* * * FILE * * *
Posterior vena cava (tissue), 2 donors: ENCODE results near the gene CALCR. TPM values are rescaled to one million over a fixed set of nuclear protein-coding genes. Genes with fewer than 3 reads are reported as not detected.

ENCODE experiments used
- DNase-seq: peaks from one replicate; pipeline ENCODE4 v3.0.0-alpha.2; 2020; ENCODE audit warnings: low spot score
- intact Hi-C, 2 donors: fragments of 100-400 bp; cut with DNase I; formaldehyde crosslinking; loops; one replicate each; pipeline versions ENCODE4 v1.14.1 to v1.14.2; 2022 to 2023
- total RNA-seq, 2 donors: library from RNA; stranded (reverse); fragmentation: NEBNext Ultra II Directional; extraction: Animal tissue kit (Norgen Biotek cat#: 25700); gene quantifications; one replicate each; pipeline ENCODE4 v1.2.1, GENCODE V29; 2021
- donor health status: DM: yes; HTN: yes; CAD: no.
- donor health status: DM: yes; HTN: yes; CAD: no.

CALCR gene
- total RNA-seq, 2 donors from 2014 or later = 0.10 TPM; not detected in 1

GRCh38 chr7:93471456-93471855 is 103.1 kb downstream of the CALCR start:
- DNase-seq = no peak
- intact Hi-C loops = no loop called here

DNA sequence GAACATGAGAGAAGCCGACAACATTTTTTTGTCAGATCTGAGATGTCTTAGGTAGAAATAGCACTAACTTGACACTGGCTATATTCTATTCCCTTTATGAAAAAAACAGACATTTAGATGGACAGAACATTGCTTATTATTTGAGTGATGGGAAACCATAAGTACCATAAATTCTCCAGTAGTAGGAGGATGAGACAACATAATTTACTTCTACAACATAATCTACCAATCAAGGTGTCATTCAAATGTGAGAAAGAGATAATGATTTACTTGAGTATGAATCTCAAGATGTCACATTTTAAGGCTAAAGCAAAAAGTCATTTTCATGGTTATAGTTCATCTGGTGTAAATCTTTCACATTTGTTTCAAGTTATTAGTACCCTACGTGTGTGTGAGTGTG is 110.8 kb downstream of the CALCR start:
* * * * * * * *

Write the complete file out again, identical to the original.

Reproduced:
Posterior vena cava (tissue), 2 donors: ENCODE results near the gene CALCR. TPM values are rescaled to one million over a fixed set of nuclear protein-coding genes. Genes with fewer than 3 reads are reported as not detected.

ENCODE experiments used
- DNase-seq: peaks from one replicate; pipeline ENCODE4 v3.0.0-alpha.2; 2020; ENCODE audit warnings: low spot score
- intact Hi-C, 2 donors: fragments of 100-400 bp; cut with DNase I; formaldehyde crosslinking; loops; one replicate each; pipeline versions ENCODE4 v1.14.1 to v1.14.2; 2022 to 2023
- total RNA-seq, 2 donors: library from RNA; stranded (reverse); fragmentation: NEBNext Ultra II Directional; extraction: Animal tissue kit (Norgen Biotek cat#: 25700); gene quantifications; one replicate each; pipeline ENCODE4 v1.2.1, GENCODE V29; 2021
- donor health status: DM: yes; HTN: yes; CAD: no.
- donor health status: DM: yes; HTN: yes; CAD: no.

CALCR gene
- total RNA-seq, 2 donors from 2014 or later = 0.10 TPM; not detected in 1

GRCh38 chr7:93471456-93471855 is 103.1 kb downstream of the CALCR start:
- DNase-seq = no peak
- intact Hi-C loops = no loop called here

DNA sequence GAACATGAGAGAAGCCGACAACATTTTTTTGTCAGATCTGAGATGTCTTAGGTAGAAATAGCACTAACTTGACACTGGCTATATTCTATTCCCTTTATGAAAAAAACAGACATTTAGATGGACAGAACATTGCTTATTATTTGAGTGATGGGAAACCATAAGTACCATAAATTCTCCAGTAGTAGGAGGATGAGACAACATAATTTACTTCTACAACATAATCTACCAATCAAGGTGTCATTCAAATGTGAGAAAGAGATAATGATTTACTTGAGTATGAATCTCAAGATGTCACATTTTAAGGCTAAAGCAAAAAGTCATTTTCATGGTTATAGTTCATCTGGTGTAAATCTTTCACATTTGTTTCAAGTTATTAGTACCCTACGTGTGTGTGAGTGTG is 110.8 kb downstream of the CALCR start: